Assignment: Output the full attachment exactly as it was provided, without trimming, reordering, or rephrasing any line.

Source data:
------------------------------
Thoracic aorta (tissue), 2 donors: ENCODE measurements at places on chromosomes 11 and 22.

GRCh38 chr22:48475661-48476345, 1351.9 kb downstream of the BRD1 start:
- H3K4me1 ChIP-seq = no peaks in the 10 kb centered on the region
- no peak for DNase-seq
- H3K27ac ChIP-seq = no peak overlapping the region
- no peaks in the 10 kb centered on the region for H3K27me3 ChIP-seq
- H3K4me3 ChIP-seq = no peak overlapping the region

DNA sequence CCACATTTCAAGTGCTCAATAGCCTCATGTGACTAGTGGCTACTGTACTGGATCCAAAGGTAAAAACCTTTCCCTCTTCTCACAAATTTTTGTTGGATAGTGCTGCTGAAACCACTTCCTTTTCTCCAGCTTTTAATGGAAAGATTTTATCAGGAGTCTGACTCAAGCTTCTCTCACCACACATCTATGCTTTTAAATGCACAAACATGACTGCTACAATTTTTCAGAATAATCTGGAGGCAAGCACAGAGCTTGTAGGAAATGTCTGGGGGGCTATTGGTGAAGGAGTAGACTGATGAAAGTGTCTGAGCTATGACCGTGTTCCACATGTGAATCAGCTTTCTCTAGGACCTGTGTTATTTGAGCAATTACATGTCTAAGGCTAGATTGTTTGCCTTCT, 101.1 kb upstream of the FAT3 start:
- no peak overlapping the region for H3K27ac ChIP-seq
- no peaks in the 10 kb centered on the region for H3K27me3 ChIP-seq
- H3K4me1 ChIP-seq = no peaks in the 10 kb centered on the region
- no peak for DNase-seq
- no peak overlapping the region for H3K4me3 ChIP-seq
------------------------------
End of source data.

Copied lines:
Thoracic aorta (tissue), 2 donors: ENCODE measurements at places on chromosomes 11 and 22.

GRCh38 chr22:48475661-48476345, 1351.9 kb downstream of the BRD1 start:
- H3K4me1 ChIP-seq = no peaks in the 10 kb centered on the region
- no peak for DNase-seq
- H3K27ac ChIP-seq = no peak overlapping the region
- no peaks in the 10 kb centered on the region for H3K27me3 ChIP-seq
- H3K4me3 ChIP-seq = no peak overlapping the region

DNA sequence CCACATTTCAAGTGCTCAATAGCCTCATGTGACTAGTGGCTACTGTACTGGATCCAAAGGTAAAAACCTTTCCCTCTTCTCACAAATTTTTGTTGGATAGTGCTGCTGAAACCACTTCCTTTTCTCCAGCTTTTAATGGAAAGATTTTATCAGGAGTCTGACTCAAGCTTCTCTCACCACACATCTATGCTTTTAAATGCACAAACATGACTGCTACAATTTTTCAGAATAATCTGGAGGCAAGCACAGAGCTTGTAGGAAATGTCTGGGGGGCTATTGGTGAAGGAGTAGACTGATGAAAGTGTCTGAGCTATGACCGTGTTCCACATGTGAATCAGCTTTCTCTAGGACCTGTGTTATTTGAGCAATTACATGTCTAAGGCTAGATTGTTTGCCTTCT, 101.1 kb upstream of the FAT3 start:
- no peak overlapping the region for H3K27ac ChIP-seq
- no peaks in the 10 kb centered on the region for H3K27me3 ChIP-seq
- H3K4me1 ChIP-seq = no peaks in the 10 kb centered on the region
- no peak for DNase-seq
- no peak overlapping the region for H3K4me3 ChIP-seq